Earlier this year (March), I signed up and pledged $70 for a nifty looking product by the name of Automatic. For those of you not familiar with Automatic, it is a small piece of hardware that talks to your car’s onboard computer and uses your smartphone’s GPS and data plan to upgrade your car’s capabilities. It does some handy things like monitor MPG, fuel cost and trip archiving. It also has the ability to encourage you to drive smarter, encouraging you to eliminate hard brakes, rapid acceleration and speeding.
In the last five years a handful of auto manufacturers have attempted to integrate similar technology into their new vehicles. Issues with this are that the consumer is limited to that particular vehicle, often time the data is only viewable *in* the vehicle, and most times the interfaces are clunky. Automatic aims to provide a vehicle agnostic approach to the ‘smart car’ functionality most mobile savvy users crave these days. $70 to make my archaic Jeep Wrangler a more intelligent driving machine? Yes please!
When I preordered my Automatic in March, the delivery window for iOS was May of 2013. Apparently Automatic hit production issues and delayed their delivery window to Fall. The nice thing was that they also provided pre-orders the ability to opt-in to their Beta program.
I received my Automatic this weekend, and the un-boxing was pretty straightforward. Simple packaging, no manuals or anything. From here, I easily located the Onboard Diagnostics Port (OBD) of my Jeep. It’s in clear view as soon as you open the door so no problems there. Once The Link (as Automatic calls it) is installed, download the Automatic application (v.0.9.4) from the App Store, turn on your vehicle, and sync your mobile device with The Link using a simple security PIN.
At this point, I began hitting snags. The app would not detect The Link. I tried several times turning my vehicle on and off, removing and firmly placing The Link back into the OBD port. No luck. After a half hour of attempting numerous combinations of startup sequences I was finally successful. The sequence I used to achieve this went in the following order:
– Jeep is running, iPhone is off and The Link is unplugged. Turned off my Sony Bluetooth stereo head-unit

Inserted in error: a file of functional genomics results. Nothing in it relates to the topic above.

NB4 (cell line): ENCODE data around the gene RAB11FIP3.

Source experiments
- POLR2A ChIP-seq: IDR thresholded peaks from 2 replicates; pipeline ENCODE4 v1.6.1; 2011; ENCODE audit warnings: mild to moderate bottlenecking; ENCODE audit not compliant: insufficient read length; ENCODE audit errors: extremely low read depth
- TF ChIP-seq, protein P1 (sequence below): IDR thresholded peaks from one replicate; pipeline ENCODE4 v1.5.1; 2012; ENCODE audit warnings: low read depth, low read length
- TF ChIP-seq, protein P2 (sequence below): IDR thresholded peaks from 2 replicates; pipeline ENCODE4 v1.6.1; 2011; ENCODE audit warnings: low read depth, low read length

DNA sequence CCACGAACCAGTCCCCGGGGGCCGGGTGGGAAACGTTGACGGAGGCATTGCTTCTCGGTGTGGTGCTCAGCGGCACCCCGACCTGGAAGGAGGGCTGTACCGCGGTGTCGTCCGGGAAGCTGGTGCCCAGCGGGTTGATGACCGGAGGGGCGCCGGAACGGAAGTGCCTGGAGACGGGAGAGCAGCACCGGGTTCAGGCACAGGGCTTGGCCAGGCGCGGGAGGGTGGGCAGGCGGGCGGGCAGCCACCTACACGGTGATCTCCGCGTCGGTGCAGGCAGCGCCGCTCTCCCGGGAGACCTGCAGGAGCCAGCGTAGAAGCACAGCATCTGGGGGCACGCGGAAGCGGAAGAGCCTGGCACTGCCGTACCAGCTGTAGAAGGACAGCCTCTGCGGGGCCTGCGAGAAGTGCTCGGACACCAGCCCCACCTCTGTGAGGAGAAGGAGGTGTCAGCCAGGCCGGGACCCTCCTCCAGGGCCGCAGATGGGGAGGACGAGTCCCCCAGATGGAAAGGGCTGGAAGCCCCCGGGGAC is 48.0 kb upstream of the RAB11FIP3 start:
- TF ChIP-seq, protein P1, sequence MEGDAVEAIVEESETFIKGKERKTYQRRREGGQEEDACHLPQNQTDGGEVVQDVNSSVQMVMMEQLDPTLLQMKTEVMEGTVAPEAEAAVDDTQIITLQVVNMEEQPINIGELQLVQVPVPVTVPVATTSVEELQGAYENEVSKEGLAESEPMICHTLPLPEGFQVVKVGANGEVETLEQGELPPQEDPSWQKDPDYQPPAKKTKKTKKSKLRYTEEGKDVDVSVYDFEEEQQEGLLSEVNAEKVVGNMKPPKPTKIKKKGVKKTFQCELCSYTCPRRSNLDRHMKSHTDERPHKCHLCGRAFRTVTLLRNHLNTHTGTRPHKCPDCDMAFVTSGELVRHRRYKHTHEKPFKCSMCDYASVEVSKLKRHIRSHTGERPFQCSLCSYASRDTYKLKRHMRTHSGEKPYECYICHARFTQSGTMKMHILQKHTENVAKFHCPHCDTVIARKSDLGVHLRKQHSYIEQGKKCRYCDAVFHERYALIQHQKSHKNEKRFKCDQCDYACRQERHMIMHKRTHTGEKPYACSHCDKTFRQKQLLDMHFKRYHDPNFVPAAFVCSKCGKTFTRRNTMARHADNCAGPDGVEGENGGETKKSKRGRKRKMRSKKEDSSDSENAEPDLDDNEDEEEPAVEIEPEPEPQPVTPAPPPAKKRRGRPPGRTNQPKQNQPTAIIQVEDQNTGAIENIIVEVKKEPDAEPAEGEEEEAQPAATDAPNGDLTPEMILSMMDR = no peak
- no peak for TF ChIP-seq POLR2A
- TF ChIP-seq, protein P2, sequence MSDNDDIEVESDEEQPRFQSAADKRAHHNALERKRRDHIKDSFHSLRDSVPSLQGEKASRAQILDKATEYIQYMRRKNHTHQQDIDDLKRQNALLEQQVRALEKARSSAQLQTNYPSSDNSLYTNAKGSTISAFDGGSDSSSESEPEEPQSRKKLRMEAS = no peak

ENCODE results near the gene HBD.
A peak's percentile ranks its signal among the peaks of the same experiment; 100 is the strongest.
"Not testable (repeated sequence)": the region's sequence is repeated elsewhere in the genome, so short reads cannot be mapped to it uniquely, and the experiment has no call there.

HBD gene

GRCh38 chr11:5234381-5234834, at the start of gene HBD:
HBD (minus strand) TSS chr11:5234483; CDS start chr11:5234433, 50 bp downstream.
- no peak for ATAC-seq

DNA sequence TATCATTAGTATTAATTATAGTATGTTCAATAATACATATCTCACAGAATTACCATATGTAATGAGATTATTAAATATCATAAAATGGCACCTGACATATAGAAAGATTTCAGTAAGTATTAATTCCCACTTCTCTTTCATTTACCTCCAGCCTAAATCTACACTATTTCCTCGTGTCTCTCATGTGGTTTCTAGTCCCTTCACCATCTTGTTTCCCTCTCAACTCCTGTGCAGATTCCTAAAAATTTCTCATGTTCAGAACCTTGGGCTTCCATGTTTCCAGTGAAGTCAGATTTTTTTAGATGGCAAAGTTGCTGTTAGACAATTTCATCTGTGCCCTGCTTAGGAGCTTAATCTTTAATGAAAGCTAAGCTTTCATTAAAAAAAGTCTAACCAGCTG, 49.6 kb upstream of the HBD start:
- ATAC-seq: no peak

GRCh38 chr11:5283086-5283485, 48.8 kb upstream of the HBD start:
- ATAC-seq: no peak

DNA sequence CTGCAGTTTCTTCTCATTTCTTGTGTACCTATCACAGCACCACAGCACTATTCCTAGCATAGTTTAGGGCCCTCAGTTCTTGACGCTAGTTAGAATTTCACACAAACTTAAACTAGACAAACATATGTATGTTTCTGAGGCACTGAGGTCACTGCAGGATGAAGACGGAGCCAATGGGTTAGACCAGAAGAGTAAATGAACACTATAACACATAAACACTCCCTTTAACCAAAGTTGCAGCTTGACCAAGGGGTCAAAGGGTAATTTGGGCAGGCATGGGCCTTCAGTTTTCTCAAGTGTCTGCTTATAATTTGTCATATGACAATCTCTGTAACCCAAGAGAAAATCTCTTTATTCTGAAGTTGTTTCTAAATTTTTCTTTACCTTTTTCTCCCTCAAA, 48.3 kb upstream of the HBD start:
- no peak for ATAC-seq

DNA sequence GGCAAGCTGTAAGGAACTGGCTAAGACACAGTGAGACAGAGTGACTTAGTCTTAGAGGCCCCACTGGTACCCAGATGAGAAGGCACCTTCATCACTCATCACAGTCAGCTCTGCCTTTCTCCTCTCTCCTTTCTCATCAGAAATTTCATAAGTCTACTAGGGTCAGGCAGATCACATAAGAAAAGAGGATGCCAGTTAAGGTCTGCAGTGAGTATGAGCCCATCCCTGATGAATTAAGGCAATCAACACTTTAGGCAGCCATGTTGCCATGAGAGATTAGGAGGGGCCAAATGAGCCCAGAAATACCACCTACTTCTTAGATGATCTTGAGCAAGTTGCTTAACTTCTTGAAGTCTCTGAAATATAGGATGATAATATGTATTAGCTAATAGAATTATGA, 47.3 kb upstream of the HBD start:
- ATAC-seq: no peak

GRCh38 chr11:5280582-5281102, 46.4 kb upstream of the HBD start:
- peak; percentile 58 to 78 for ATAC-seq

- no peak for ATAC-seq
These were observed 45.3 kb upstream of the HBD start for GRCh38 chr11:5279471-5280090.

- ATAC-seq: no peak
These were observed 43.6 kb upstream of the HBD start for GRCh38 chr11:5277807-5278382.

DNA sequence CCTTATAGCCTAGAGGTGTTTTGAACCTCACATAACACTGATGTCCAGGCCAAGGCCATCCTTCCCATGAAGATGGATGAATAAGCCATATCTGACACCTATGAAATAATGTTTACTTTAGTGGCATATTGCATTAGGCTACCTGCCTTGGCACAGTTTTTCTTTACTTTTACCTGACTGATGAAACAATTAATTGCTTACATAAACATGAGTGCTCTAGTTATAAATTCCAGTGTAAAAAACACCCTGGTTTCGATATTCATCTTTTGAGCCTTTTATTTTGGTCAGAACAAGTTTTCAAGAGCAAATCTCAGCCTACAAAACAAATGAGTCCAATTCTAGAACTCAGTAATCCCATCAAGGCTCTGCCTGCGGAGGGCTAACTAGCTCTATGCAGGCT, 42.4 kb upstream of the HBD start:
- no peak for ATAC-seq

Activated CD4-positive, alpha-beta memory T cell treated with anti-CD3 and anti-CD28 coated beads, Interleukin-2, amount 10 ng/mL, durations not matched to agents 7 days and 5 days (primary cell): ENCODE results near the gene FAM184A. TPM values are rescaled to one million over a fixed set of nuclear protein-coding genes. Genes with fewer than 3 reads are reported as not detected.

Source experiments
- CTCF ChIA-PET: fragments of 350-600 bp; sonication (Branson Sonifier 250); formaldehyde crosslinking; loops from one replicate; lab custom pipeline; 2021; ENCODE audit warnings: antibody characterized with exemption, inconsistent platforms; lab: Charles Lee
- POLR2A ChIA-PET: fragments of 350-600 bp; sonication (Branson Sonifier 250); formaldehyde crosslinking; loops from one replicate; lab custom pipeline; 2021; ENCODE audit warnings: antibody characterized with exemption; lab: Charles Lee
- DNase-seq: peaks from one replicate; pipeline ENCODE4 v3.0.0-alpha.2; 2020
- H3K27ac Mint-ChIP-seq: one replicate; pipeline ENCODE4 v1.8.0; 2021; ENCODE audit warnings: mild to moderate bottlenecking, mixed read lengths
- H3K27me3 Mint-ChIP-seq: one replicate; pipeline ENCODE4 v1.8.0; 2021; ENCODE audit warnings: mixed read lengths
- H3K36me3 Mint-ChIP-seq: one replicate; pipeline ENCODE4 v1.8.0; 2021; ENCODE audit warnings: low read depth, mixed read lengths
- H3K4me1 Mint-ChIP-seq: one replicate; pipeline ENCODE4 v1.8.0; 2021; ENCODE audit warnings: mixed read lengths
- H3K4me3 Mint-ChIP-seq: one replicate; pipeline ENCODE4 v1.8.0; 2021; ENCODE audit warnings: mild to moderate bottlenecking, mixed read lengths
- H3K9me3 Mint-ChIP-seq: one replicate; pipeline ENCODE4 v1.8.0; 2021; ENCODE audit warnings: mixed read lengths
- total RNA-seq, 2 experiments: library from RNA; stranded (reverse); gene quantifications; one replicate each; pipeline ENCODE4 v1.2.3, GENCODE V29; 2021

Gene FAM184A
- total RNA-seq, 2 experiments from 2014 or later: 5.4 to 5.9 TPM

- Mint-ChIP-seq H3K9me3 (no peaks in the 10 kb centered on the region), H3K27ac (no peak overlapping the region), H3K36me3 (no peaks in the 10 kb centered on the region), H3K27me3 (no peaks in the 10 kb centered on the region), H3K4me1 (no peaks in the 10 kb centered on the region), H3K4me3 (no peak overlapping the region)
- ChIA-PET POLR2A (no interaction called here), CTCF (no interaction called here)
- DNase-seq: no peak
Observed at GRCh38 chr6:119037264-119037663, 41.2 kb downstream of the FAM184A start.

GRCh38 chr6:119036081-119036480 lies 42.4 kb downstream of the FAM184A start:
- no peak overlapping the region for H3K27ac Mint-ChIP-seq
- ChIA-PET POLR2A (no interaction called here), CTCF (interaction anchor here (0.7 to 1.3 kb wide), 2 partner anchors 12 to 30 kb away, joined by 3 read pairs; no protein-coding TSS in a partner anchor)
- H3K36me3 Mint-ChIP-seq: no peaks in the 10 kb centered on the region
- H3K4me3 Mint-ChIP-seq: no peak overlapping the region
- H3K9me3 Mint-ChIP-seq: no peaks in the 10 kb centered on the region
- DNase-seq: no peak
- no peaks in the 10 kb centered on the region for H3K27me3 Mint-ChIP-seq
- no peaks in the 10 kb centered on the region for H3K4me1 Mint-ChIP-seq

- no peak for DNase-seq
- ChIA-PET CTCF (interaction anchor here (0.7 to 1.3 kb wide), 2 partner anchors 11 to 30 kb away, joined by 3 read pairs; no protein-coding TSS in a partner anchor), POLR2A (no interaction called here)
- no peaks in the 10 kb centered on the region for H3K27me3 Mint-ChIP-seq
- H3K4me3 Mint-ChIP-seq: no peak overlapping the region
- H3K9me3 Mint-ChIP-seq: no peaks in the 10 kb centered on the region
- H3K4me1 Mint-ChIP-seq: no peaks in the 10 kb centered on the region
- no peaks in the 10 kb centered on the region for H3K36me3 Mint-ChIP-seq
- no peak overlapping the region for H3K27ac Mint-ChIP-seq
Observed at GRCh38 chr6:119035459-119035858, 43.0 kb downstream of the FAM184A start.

– Plugged in The Link *firmly*
– Turned on iPhone
– Ensured Bluetooth was active on iPhone, launched Automatic app
– Initiated The Link setup
– It connected! 2 minutes for vehicle capabilities detection
Finally! I was excited to take it for a spin so I started driving around my neighborhood to initiate the Trip Capture feature. I noticed right away that it didn’t look like anything was happening, but I wasn’t sure if it was secretly working in the background. Once I returned home, sure enough, there was no trip data. At this point I was a little frustrated. I planned on sending in a support/feedback ticket, but my wife and I had plans to visit family that day and had to make a trip back to our home town so that would have to wait.
Now, this is the cool part of my experience so far with Automatic. Something unexpected. Once we arrived in Crawfordsville (which is about an hour drive for us) I checked my email and had a message directly from Automatic! They had proactively been tracking my initiation of The Link and my account on the Automatic App and saw that I was having issues. Very cool! I can only assume that the Beta process is providing valuable feedback on a number of makes/models of vehicles and my Wrangler was causing them some headaches.
Following a log out of my Automatic account, a restart of my phone, and a relaunch I was up and running. Our return trip home was tracked automatically, and I didn’t even have to wake the app or do a thing. My mobile device and The Link handled everything seamlessly, which is exactly what I hoped for. A seamless experience that leaves little work for me to do but check out that nifty driving data.
Automatic as a service and product is very interesting. By providing metrics on older, ‘dumb’ vehicles, it gives the driver the ability to improve their driving efficiency, accurately track mileage, and monitor fuel costs. It has already provided value by telling me my MPG (which I had traditionally just ballparked in my head) and I have been pleasantly surprised that it is actually 1-2 MPG higher than I estimated on average. In regards to vehicle warning messages, I’ve yet to have any experience with that.
The user experience of the application itself is very straightforward. They paid close attention to the visual design, and the micro-interactions are very intuitive (tap on a trip to expand, scroll to see list of more trips, pretty simple!) The passive nature of the application, i.e. “Always-On” makes this a dream for me. I don’t want to have to remind myself every time I enter my vehicle to launch the app and make sure everything is connected. The Link automatically detects my presence with my device and begins trip capture. I have read that there are issues with application sleep/bluetooth wakeup on iOS6 but I have yet to encounter this as well.
Overall, I am excited about being able to have metrics on my driving habits, history, and vehicle status.